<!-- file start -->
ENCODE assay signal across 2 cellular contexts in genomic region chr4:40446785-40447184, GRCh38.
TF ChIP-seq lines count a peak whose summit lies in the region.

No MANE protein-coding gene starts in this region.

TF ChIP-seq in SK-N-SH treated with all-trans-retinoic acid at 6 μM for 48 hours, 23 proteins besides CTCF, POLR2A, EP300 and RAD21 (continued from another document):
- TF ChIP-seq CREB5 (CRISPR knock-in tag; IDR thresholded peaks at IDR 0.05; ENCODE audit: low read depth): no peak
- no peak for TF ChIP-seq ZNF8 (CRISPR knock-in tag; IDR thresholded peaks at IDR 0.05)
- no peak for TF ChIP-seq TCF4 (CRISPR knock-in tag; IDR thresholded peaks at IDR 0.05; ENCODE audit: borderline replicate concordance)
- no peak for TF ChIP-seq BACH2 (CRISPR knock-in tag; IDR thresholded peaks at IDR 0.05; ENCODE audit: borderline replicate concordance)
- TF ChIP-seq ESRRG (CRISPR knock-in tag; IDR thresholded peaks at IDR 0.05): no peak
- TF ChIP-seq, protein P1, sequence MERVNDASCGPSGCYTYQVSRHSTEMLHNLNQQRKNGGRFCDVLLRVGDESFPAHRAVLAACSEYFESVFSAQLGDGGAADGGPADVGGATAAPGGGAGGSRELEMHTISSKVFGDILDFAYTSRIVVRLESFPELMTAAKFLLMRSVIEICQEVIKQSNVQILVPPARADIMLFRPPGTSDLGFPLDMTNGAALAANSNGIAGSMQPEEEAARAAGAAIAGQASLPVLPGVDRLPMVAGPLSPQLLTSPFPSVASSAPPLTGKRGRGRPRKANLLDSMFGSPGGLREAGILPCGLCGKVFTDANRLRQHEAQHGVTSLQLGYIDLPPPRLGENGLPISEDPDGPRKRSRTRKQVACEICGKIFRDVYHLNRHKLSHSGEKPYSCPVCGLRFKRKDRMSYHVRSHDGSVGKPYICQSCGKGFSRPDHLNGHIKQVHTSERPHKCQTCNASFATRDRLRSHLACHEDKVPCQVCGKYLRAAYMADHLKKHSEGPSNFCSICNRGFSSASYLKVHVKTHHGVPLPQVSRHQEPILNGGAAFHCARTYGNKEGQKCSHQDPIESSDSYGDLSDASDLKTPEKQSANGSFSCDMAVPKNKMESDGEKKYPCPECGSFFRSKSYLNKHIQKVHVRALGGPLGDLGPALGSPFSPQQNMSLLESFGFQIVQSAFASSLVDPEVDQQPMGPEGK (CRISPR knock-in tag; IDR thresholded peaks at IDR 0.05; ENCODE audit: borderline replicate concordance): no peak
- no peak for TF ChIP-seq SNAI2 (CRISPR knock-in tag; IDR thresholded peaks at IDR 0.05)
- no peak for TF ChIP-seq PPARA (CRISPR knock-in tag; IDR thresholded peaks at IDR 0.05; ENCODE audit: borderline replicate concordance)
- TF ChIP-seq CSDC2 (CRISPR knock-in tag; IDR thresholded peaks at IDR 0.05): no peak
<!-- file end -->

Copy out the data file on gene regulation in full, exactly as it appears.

ENCODE assay signal across 2 cellular contexts in genomic region chr4:40446785-40447184, GRCh38.
TF ChIP-seq lines count a peak whose summit lies in the region.

No MANE protein-coding gene starts in this region.

TF ChIP-seq in SK-N-SH treated with all-trans-retinoic acid at 6 μM for 48 hours, 23 proteins besides CTCF, POLR2A, EP300 and RAD21 (continued from another document):
- TF ChIP-seq CREB5 (CRISPR knock-in tag; IDR thresholded peaks at IDR 0.05; ENCODE audit: low read depth): no peak
- no peak for TF ChIP-seq ZNF8 (CRISPR knock-in tag; IDR thresholded peaks at IDR 0.05)
- no peak for TF ChIP-seq TCF4 (CRISPR knock-in tag; IDR thresholded peaks at IDR 0.05; ENCODE audit: borderline replicate concordance)
- no peak for TF ChIP-seq BACH2 (CRISPR knock-in tag; IDR thresholded peaks at IDR 0.05; ENCODE audit: borderline replicate concordance)
- TF ChIP-seq ESRRG (CRISPR knock-in tag; IDR thresholded peaks at IDR 0.05): no peak
- TF ChIP-seq, protein P1, sequence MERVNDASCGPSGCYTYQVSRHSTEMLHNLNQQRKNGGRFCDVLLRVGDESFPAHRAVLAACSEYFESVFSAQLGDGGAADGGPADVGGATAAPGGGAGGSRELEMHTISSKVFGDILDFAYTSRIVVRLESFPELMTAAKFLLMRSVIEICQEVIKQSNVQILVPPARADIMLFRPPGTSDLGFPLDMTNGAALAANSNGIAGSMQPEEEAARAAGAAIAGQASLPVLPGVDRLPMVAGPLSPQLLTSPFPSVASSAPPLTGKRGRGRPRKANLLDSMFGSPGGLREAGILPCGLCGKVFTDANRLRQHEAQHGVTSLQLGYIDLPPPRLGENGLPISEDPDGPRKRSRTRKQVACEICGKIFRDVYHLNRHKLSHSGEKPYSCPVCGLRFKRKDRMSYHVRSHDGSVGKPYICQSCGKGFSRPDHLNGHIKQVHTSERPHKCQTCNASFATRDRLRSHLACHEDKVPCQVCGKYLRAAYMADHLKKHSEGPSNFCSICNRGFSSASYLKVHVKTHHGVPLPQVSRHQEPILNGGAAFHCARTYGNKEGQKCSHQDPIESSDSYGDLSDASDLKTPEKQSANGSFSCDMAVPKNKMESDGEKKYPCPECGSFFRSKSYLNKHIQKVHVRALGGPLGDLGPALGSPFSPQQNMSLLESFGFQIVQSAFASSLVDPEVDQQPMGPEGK (CRISPR knock-in tag; IDR thresholded peaks at IDR 0.05; ENCODE audit: borderline replicate concordance): no peak
- no peak for TF ChIP-seq SNAI2 (CRISPR knock-in tag; IDR thresholded peaks at IDR 0.05)
- no peak for TF ChIP-seq PPARA (CRISPR knock-in tag; IDR thresholded peaks at IDR 0.05; ENCODE audit: borderline replicate concordance)
- TF ChIP-seq CSDC2 (CRISPR knock-in tag; IDR thresholded peaks at IDR 0.05): no peak